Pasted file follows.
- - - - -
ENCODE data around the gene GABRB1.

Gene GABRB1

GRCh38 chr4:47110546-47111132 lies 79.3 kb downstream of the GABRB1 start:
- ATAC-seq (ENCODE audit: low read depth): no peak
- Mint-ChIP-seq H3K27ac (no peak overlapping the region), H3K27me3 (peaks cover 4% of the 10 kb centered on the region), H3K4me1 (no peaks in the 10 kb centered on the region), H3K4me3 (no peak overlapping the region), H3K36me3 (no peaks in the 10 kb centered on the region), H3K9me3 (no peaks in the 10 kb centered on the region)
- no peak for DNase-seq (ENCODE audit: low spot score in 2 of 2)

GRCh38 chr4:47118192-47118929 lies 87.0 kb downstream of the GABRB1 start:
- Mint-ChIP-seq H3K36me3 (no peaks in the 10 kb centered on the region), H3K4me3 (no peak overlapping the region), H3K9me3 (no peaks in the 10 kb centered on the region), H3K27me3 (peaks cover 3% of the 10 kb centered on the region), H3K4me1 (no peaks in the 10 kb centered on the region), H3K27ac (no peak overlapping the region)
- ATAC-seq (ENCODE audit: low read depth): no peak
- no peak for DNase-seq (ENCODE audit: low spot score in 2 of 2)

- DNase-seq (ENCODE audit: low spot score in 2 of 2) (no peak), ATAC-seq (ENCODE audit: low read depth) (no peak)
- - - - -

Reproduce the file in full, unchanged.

ENCODE data around the gene GABRB1.

Gene GABRB1

GRCh38 chr4:47110546-47111132 lies 79.3 kb downstream of the GABRB1 start:
- ATAC-seq (ENCODE audit: low read depth): no peak
- Mint-ChIP-seq H3K27ac (no peak overlapping the region), H3K27me3 (peaks cover 4% of the 10 kb centered on the region), H3K4me1 (no peaks in the 10 kb centered on the region), H3K4me3 (no peak overlapping the region), H3K36me3 (no peaks in the 10 kb centered on the region), H3K9me3 (no peaks in the 10 kb centered on the region)
- no peak for DNase-seq (ENCODE audit: low spot score in 2 of 2)

GRCh38 chr4:47118192-47118929 lies 87.0 kb downstream of the GABRB1 start:
- Mint-ChIP-seq H3K36me3 (no peaks in the 10 kb centered on the region), H3K4me3 (no peak overlapping the region), H3K9me3 (no peaks in the 10 kb centered on the region), H3K27me3 (peaks cover 3% of the 10 kb centered on the region), H3K4me1 (no peaks in the 10 kb centered on the region), H3K27ac (no peak overlapping the region)
- ATAC-seq (ENCODE audit: low read depth): no peak
- no peak for DNase-seq (ENCODE audit: low spot score in 2 of 2)

- DNase-seq (ENCODE audit: low spot score in 2 of 2) (no peak), ATAC-seq (ENCODE audit: low read depth) (no peak)